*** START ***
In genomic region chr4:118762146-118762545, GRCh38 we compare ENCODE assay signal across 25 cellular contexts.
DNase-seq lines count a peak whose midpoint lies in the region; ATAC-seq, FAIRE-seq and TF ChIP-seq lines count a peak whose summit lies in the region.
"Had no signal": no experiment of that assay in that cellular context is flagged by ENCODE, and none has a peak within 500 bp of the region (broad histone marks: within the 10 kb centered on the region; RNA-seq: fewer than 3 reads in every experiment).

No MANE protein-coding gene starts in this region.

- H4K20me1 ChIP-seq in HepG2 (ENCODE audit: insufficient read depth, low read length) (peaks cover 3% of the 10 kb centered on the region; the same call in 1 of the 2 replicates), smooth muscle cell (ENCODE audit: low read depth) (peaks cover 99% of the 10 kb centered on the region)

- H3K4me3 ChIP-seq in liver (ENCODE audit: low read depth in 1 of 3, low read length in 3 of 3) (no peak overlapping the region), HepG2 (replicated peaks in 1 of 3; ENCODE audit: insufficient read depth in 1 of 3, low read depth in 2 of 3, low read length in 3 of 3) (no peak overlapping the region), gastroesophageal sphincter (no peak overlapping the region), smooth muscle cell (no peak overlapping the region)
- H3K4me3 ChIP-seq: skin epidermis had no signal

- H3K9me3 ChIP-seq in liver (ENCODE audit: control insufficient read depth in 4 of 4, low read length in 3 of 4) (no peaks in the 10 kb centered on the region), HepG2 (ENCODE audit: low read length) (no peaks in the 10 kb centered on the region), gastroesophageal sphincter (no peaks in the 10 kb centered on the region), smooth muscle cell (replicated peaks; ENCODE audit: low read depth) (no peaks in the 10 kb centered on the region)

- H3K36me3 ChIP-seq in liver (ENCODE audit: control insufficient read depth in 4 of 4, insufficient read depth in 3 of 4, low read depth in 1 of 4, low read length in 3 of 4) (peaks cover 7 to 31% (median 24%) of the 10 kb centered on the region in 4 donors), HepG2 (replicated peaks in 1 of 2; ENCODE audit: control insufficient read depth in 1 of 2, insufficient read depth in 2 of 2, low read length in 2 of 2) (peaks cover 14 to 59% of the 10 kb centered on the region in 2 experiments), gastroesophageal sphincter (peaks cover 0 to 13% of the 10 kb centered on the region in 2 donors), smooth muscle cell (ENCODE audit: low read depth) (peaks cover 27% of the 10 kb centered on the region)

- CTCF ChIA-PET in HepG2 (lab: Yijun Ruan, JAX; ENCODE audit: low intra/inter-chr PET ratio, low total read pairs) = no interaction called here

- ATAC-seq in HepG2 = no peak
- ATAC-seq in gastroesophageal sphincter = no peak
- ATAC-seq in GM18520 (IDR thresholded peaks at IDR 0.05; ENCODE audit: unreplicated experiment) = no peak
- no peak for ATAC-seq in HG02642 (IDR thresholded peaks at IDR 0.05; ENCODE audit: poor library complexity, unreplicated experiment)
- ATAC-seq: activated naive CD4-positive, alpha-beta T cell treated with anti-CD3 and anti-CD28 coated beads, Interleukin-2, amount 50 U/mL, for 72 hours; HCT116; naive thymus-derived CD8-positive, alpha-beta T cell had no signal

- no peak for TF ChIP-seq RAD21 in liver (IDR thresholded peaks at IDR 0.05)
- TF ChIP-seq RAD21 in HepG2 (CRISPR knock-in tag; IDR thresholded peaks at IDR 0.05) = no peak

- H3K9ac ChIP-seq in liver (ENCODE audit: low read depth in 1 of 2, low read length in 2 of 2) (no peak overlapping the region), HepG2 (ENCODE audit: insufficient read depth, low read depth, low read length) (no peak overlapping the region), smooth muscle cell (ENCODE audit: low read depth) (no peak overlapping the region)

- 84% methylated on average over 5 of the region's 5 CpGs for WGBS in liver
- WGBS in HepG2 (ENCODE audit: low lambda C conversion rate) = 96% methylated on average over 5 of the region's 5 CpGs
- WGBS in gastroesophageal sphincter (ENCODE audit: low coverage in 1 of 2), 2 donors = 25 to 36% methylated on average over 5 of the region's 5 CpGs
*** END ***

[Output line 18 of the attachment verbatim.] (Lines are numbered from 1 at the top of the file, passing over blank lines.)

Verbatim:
- H3K9ac ChIP-seq in liver (ENCODE audit: low read depth in 1 of 2, low read length in 2 of 2) (no peak overlapping the region), HepG2 (ENCODE audit: insufficient read depth, low read depth, low read length) (no peak overlapping the region), smooth muscle cell (ENCODE audit: low read depth) (no peak overlapping the region)